March 24, 2017
The Dawn of Semantic Search in E-Commerce
Anyone who has ever wandered into a bookstore or library looking for a book they heard described on National Public Radio, or had recommended by a friend, will understand that often the book’s title escapes you. Which is why, when a well-informed bookseller or librarian is able to find the right book for you with the jumbled information you’re able to remember, you’re happy and impressed.
E-commerce sites are not quite there yet to provide a similar experience, not even a behemoth like Amazon.com. A search for “novel post-apocalyptic Michigan” on Amazon does not return a result that includes the correct book, “Station Eleven” by Emily St. John Mandel.
A knowledgeable bookseller or librarian would have known this title and so does Google: The top five search results are about this book and even include the book’s product detail page on Amazon.
Why is Google able to find this page and Amazon is not? The answer is: semantic search.
What is Semantic Search?
In short, semantic search improves search accuracy by understanding the contextual meaning of terms and therefore the searcher intent, comparable to the sales person in a brick and mortar store, who is able to understand the customer’s intent from tidbits of information.
Put another way, semantic search takes a human approach to data, by identifying relationships between topics, and beyond just keywords. While the Amazon listing for Station Eleven might not mention the keywords “post-apocalyptic”, semantic search would recognize the phrase “civilization as we know it came to an end” and identify the listing as relevant, in the same way as a human bookseller would.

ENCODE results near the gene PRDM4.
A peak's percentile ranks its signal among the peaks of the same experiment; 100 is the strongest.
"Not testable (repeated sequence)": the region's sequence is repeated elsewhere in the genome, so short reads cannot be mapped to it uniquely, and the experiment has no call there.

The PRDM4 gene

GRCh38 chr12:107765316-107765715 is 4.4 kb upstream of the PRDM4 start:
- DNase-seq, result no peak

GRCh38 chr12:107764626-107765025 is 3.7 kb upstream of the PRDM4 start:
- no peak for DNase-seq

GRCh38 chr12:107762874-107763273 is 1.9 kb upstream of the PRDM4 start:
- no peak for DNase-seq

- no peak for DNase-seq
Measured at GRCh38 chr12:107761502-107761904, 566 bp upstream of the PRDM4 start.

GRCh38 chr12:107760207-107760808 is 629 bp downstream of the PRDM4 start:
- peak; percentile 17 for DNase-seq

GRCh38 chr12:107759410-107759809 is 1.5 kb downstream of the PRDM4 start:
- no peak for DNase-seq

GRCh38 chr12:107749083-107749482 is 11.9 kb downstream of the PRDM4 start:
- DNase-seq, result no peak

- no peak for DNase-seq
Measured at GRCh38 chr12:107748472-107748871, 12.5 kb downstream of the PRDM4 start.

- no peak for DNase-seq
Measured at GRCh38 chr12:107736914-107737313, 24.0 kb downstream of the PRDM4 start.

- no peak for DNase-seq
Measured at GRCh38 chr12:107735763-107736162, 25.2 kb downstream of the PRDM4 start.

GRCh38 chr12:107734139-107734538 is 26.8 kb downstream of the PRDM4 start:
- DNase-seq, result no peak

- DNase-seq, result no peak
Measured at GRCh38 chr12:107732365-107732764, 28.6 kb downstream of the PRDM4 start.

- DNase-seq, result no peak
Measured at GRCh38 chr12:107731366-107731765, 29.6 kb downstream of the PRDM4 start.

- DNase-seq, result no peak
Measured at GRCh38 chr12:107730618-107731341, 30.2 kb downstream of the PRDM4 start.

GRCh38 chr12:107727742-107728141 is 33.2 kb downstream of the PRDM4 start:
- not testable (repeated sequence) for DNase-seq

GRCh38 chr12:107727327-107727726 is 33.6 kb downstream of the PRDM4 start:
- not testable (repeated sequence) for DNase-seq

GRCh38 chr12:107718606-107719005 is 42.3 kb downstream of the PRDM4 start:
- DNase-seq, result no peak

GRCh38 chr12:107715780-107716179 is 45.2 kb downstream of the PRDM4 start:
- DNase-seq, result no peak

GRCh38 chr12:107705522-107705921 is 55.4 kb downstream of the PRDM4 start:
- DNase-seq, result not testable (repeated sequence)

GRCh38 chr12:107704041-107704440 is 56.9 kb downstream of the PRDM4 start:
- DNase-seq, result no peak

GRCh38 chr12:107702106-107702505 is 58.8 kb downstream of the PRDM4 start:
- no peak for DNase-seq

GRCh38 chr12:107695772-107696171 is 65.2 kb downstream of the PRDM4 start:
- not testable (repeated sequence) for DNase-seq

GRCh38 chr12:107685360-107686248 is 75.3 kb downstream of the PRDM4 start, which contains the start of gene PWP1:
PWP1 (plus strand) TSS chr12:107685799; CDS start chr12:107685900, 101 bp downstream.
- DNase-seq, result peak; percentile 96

Google added semantic search to its algorithm in 2013 and is currently taking it to an Artificial Intelligence level with RankBrain, which primarily aims to understand the intent of search queries that have never been seen before by Google. Interpreting natural language is key to this approach.
Semantic Search in E-Commerce
A retailer’s search engine that utilizes semantic search understands the natural language that a customer is using and presents the product that the customer was aiming to find, even if the customer and the retailer use different terms for the product. As a result, customers can more easily find what they are looking for and this match of search intent and result leads to an increase in sales and customer loyalty.
It is safe to assume that a leading e-commerce site like Amazon uses some sort of semantic search, but it doesn’t appear to be very good yet. Competitors who offer a superior site search experience might be able to better compete with the e-commerce giant.
Most likely, an outside vendor such as Twiggle, a company founded by two former Google employees, will develop this experience. What makes Twiggle’s solution especially attractive is that it doesn’t require online retailers to replace their enterprise search infrastructure, reported Search Engine Land. Their API can add a natural language layer to any search engine by passing each query in real time for an analysis similar to what Google does with its semantic search component.
“When you teach a search engine to understand people the way people understand each other – you take the guess work out of matching the right products to the right queries – and you can get best-in-class results,” stated Twiggle CEO Amir Konigsberg in a recent press release. “The kind of understanding (and customer service) that is effortless for a human store clerk can now be mimicked by a search engine.”
E-retailers utilizing advanced semantic search or even Google-level Artificial Intelligence in their site search will gain a significant competitive advantage, because happy customers are customers who return. This hasn’t changed in hundreds of years, and will not change with retail shifting from brick-and-mortar to e-commerce.